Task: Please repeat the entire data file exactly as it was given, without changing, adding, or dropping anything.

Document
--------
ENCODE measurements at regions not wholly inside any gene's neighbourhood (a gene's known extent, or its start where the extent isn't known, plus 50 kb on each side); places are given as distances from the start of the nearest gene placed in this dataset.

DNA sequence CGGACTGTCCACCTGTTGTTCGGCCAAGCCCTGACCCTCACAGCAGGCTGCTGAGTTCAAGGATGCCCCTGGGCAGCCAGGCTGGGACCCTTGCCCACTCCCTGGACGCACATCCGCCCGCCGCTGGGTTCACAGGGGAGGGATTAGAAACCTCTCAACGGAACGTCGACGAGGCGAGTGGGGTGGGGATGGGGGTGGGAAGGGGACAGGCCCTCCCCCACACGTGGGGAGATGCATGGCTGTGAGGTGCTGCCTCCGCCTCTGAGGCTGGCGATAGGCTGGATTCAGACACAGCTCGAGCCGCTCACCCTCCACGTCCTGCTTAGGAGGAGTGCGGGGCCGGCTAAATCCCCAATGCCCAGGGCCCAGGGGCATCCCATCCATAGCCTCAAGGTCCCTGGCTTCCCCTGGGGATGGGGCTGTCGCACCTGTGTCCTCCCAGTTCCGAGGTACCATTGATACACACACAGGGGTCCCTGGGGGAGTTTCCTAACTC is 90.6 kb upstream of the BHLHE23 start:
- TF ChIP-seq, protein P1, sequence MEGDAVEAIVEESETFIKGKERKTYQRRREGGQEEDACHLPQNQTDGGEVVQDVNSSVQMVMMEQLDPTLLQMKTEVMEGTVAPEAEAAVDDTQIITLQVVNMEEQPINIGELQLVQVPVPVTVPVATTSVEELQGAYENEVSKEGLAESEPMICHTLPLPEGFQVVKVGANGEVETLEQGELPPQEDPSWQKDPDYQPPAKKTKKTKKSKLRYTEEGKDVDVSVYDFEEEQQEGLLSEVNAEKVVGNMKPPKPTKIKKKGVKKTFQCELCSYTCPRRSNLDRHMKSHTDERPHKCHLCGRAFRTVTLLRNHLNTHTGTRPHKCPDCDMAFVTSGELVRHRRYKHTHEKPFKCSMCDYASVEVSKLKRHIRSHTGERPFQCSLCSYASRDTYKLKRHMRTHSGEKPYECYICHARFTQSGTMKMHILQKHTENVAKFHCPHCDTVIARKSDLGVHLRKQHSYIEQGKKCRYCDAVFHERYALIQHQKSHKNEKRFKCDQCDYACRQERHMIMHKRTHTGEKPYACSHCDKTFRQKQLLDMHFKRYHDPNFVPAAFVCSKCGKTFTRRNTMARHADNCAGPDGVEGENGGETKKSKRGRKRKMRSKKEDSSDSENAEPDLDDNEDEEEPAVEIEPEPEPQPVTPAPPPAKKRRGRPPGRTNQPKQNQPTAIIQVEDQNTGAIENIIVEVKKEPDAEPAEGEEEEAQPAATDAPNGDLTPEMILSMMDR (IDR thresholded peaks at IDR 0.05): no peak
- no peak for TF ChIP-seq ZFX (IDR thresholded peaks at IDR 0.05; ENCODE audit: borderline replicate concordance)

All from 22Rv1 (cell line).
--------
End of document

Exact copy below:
ENCODE measurements at regions not wholly inside any gene's neighbourhood (a gene's known extent, or its start where the extent isn't known, plus 50 kb on each side); places are given as distances from the start of the nearest gene placed in this dataset.

DNA sequence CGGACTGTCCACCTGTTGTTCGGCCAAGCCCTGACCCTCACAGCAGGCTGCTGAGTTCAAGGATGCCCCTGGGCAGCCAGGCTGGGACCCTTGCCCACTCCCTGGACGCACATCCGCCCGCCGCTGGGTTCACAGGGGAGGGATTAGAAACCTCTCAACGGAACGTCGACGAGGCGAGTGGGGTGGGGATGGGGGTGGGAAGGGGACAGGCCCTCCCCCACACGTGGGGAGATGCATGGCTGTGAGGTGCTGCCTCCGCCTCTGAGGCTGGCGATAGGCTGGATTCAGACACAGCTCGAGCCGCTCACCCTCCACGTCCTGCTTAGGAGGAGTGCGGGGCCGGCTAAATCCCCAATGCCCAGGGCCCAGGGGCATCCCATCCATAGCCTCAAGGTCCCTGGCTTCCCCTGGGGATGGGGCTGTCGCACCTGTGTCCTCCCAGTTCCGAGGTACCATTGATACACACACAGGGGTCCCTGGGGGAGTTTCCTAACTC is 90.6 kb upstream of the BHLHE23 start:
- TF ChIP-seq, protein P1, sequence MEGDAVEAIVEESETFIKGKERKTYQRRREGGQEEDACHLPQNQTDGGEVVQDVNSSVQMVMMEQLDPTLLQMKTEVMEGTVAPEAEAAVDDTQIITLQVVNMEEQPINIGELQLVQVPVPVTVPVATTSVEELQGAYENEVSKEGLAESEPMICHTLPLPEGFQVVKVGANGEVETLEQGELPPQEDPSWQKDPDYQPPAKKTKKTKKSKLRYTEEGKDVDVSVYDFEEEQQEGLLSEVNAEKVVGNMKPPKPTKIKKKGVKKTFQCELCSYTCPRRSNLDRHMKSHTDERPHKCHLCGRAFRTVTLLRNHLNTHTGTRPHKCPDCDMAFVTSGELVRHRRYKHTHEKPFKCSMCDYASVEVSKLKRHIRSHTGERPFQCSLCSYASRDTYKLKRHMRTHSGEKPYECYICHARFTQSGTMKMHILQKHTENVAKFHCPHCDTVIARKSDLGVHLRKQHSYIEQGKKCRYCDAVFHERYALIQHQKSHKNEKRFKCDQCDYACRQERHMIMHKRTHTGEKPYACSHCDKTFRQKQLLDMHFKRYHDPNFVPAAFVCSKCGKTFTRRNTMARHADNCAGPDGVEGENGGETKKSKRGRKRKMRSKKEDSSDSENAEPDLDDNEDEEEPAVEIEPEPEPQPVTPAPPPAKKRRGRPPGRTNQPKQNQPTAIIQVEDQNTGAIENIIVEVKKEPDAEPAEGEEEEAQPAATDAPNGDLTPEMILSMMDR (IDR thresholded peaks at IDR 0.05): no peak
- no peak for TF ChIP-seq ZFX (IDR thresholded peaks at IDR 0.05; ENCODE audit: borderline replicate concordance)

All from 22Rv1 (cell line).